You should try these out sometime when you have a bit of extra time on your hands! I had the same concern when I first attempted to make croissants, but the recipe is quite straightforward! Trust me, the smell of these baking in the oven is reason alone to make a little extra time to make these.
This sounds pretty difficult! As I did not understand very well the whole technique of making the dough (English is not my native language), is there any possibility to post the pictures of every step while preparing it?
Best wishes from Serbia!
Thank you for the recommendation — I will make a new version the next time that I make croissants!
Thank you so much!
I'm looking forward to it!
Of course! I will try to let you know when I put it up!
hi! i really want to make this recipe, but as i was making it, the butter kept oozing out the sides of the dough, even though i sealed it! is this supposed to happen?
No, you need to make sure that your butter is COLD when you put it into the dough. Perhaps your countertop is too warm and melted the butter?
Thank you for the wonderful instructions! Can't wait to try when I have some time off!
Thank you! Let me know if you do!
Hi. I wish I'd read the comments before starting this, particularly about the one about the butter oozing out the dough. I would have kept it in the fridge longer. But I'm confused about that because the butter is going to get warm while you're working it in the dough regardless of how long you keep it in the fridge, right? Any advice? I'll see if I can rescue it…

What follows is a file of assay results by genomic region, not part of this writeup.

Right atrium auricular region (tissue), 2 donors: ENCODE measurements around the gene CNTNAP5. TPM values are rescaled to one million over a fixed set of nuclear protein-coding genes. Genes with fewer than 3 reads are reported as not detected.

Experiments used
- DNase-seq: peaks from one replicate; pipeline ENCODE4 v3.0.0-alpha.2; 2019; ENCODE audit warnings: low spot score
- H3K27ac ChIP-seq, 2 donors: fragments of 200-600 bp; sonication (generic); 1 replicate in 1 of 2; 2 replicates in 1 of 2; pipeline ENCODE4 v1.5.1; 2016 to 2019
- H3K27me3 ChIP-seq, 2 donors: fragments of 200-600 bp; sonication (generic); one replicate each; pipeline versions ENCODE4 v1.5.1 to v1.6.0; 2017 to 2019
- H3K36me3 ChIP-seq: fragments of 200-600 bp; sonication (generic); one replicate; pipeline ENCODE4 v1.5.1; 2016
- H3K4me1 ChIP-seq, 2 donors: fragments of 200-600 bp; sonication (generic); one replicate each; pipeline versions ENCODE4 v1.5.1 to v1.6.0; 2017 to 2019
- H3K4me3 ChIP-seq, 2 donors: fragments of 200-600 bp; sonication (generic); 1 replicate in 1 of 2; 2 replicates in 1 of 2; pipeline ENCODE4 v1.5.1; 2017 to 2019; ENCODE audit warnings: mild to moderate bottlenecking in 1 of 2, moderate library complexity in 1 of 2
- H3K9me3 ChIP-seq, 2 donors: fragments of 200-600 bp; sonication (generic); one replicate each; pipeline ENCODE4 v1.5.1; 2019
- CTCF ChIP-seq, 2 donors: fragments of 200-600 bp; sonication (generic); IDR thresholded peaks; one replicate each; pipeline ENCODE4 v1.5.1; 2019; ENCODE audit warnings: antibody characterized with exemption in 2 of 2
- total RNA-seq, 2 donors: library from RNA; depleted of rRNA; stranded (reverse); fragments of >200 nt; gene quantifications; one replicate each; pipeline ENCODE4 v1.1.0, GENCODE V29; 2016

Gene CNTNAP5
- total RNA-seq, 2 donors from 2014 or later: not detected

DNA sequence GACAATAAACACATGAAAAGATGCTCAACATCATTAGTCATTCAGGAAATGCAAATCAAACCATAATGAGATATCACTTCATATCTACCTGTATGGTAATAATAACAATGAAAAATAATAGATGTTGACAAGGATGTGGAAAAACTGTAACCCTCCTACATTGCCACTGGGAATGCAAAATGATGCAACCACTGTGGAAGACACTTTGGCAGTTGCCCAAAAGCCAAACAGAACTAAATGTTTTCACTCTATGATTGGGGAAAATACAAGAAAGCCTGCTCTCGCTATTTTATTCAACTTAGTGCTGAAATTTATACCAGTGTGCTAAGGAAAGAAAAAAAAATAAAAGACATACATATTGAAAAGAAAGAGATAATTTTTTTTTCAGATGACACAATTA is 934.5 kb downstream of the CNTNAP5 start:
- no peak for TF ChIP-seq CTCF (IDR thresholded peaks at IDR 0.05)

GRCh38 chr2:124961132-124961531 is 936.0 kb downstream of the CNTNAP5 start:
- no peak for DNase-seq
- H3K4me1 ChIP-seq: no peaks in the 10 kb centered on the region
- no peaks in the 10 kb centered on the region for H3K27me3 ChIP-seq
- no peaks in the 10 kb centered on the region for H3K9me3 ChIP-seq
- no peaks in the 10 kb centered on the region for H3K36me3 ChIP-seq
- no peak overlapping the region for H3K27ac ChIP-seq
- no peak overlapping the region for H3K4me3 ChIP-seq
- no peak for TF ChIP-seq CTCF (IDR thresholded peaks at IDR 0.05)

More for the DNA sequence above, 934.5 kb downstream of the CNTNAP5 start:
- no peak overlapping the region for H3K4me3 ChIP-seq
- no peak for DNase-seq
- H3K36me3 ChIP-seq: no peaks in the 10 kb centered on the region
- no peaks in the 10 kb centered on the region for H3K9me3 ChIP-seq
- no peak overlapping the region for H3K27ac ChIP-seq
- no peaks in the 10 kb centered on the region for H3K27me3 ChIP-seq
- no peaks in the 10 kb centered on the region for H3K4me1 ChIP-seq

Keeping it in the fridge makes the butter hard enough that it won't melt all the way while working with it. I wish you the best of luck! Remember, sometimes our kitchen "flops" can be the best learning experiences and will only make you a better home chef 😉
Can you please let me know what brand of butter you use. I heard that the higher the fat the better – but unfortunately in canada, we home bakers don't have access to high quality butter that they use in the bakeries. Thanks in advance!
I love to use Kerrygold butter! I am not sure if it is available in Canada, but it is pretty common here in the states.
These were perfect and the directions easy to follow! I totally added chocolate chips when I rolled them, so they were perfect with hot cocoa!
Thanks so much! Adding chocolate chips is such a wonderful idea! 🙂
How exactly do you proof your dough? In a warm place? Didn't know you could proof in the refrigerator.
Sooooo.. im confused. Are you supposed to fold it again before refrigerating overnight?
Also, I was looking at the other croissant tutorial, and the directions are completely different